Imagine if at the Quartier Asiatique there is a spin-off to this kind of display. Where instead of something pre-packaged, there is place to give home to a scattering of “food memories” representing an Asian kid growing up in the suburbs somewhere. Some savoury tapioca balls stuffed with minced meat, green bean and pork fat, then rolled with a coating of sticky white rice. Or a hybrid between lo bak go [turnip cake] and a thick slice of steamed rice noodle, something you normally only get in the old Chinatown district in Haiphong or through a friend of a friend living in an ethnoburb in the West (the suburban version of a Chinatown), where crispy scallions, minced pork and dried shrimp are sprinkled, ready for nước chấm [a Vietnamese fish sauce] to be poured on top before being eaten upstairs in this place, maybe they are steaming fresh phở noodles, made to capture the flavour of the soup better, whilst retaining a special amount of chewiness when you take a bite. Downstairs is where the broth is made—serving a type that uses rendered chicken fat as a base note to a beef broth infused with the freshness of spring onions (and sandworms roasted over charcoal for extra flavour). The decor would be spartan. There are foldable chairs and compartmentalised table arrangements for small group. Festoon lights are hanging off the ceiling and flickering to the background of live karaoke music. A side dish appears to be sweet potato fritters, deep-fried in turmeric batter with a fresh whole prawn embedded in it, then topped with shallots and finely cut cilantro. Papaya cut into thin transparent noodles, slowly absorbing the sweet fish sauce at the bottom of the dish, and sprinkled with roasted peanuts and slices of salted cured beef. There could be a series of random side-order options: a special sausage roll that sits there like a kind of red herring that nobody ever orders. For dessert, there’s light tofu served in a style of sugary eggnog on a pile of shaved ice and some red bean served in a cool transparent glass.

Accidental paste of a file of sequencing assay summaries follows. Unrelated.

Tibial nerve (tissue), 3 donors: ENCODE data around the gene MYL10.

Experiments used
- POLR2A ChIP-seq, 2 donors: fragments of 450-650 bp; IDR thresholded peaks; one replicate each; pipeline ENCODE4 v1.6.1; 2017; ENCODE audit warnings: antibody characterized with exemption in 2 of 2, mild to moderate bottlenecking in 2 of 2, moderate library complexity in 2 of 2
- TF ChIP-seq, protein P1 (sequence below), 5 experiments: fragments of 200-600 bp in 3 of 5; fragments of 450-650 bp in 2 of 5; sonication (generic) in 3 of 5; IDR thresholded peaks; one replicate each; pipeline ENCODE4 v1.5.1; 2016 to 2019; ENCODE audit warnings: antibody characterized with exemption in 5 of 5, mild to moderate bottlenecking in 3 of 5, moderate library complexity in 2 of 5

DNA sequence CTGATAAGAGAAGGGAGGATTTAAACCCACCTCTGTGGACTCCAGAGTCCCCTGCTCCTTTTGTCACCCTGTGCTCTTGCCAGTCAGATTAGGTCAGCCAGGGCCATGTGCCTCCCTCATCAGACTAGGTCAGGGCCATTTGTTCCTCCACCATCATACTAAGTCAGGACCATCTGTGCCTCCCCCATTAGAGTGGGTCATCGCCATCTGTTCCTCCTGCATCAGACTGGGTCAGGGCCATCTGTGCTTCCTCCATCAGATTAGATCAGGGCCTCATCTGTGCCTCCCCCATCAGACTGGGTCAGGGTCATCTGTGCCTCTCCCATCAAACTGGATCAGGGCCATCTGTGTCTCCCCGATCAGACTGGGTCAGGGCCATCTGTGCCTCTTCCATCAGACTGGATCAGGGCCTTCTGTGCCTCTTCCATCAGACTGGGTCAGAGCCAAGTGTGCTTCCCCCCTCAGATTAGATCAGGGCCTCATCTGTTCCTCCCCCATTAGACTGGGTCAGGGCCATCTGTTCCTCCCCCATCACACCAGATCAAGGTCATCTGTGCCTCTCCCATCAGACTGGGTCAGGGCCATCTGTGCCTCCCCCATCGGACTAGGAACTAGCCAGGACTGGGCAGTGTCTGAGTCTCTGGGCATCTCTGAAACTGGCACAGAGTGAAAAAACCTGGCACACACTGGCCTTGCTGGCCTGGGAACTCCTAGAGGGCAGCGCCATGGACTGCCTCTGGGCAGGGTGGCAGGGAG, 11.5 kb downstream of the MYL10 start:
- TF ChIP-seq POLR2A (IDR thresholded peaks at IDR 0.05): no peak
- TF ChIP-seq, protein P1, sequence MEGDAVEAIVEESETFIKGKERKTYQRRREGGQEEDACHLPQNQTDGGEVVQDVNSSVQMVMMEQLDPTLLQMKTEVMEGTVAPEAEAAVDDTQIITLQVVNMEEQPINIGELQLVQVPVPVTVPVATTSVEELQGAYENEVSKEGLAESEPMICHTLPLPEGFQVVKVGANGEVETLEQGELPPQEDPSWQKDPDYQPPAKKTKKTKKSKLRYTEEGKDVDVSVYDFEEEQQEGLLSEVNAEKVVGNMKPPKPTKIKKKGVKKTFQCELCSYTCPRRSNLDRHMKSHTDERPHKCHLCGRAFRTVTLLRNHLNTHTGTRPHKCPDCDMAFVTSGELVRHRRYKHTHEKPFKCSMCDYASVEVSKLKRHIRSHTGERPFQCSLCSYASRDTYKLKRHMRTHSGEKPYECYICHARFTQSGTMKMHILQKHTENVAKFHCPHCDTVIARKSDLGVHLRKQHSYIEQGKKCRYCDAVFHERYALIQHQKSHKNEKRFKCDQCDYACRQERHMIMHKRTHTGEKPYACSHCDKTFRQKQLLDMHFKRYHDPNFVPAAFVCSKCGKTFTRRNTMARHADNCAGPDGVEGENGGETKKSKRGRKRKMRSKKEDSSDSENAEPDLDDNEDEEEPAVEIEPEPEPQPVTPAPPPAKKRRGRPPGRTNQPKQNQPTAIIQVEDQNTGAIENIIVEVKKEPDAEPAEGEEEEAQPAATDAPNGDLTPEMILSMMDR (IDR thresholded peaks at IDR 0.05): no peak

This article is part of Cultural Dictionary, a series in which guest contributors delve into cultural nuances to form a lexicon which may aid us in understanding the similarities and differences between us.
Billy Tang is a senior curator at Rockbund Art Museum in Shanghai.